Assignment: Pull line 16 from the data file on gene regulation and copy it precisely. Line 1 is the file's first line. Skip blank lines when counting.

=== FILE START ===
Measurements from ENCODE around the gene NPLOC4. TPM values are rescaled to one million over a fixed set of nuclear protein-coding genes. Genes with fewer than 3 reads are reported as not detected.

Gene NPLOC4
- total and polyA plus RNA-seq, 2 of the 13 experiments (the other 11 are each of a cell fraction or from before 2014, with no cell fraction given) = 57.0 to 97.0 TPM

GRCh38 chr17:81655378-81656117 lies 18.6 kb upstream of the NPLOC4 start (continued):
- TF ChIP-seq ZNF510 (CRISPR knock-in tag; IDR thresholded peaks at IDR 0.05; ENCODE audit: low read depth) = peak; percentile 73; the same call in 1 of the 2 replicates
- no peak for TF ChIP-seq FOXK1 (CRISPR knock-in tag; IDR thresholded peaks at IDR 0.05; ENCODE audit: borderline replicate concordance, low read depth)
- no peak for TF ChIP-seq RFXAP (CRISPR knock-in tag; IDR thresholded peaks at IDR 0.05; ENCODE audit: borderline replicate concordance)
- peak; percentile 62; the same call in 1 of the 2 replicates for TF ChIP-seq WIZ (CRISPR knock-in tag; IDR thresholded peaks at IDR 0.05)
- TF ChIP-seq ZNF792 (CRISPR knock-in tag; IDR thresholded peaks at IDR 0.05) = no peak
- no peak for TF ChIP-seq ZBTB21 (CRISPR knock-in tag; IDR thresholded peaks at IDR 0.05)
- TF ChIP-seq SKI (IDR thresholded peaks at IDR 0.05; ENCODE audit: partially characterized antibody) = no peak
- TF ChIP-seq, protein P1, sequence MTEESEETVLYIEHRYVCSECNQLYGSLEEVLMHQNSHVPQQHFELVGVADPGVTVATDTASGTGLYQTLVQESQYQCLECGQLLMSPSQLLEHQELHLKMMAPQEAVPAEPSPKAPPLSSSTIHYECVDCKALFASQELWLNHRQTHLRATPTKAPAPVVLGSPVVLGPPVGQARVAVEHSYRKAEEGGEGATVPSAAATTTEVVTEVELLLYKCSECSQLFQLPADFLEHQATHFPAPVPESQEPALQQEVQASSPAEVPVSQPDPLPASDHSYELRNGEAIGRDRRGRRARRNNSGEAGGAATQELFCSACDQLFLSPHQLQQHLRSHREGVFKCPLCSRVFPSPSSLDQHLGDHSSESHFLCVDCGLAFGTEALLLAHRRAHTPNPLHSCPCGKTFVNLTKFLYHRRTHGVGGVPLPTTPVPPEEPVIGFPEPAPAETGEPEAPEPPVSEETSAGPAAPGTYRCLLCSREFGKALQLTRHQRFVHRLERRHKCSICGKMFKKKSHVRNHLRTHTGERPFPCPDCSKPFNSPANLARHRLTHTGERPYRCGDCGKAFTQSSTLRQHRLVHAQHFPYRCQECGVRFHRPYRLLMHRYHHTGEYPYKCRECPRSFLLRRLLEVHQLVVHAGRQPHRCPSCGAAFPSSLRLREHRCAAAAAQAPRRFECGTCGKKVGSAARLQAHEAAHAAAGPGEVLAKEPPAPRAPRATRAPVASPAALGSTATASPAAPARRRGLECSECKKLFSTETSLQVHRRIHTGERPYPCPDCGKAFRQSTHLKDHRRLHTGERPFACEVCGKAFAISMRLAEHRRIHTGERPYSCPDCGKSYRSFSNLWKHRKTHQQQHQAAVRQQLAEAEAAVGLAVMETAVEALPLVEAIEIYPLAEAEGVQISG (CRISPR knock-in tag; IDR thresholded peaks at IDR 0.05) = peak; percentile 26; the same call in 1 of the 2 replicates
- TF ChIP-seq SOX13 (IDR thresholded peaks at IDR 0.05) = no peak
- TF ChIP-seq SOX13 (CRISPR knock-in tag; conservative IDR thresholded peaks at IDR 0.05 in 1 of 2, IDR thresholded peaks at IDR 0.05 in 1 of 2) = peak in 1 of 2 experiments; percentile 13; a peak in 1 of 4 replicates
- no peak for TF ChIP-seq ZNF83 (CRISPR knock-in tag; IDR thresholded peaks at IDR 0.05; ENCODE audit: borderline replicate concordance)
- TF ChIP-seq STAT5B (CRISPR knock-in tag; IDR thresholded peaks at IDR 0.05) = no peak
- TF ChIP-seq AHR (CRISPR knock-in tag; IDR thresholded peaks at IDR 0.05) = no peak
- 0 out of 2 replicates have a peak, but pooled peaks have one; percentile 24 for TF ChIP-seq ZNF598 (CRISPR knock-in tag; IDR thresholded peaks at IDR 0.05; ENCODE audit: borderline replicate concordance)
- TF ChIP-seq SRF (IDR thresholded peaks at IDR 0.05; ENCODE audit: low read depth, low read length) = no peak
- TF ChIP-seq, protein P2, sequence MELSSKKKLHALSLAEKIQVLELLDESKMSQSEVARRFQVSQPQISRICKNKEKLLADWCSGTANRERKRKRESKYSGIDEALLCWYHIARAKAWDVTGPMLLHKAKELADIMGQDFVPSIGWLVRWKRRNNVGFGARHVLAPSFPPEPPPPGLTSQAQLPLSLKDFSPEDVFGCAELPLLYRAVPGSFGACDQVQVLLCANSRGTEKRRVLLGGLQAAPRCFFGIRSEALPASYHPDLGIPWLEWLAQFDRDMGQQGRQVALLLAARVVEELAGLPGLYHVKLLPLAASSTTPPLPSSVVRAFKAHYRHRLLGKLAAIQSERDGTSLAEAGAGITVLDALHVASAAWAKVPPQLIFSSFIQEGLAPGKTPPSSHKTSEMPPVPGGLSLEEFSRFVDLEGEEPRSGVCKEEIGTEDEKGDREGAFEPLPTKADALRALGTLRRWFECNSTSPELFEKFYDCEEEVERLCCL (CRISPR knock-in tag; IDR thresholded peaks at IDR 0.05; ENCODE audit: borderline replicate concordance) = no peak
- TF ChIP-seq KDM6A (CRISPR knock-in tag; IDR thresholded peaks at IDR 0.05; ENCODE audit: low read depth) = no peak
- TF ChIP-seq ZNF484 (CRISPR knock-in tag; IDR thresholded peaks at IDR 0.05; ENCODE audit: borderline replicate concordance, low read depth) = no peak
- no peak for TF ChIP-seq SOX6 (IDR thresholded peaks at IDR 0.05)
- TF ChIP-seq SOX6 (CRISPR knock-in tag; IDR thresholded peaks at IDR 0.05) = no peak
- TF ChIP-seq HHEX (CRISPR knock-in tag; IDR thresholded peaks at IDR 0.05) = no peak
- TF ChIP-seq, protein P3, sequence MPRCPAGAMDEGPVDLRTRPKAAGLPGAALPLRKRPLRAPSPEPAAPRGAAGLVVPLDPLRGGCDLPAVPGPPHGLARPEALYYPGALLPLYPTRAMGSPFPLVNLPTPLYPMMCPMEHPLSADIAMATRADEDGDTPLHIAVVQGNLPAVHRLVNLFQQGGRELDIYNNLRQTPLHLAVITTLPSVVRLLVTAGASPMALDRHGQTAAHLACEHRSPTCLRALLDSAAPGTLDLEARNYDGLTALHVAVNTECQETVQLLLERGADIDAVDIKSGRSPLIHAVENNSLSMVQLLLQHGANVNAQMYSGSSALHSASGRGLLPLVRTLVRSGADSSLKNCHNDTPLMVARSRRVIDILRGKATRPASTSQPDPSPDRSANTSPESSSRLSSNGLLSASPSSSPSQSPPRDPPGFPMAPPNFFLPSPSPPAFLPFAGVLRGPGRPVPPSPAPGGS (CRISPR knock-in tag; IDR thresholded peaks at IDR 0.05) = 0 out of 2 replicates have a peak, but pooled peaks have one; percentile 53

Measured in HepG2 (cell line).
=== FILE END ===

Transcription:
- TF ChIP-seq STAT5B (CRISPR knock-in tag; IDR thresholded peaks at IDR 0.05) = no peak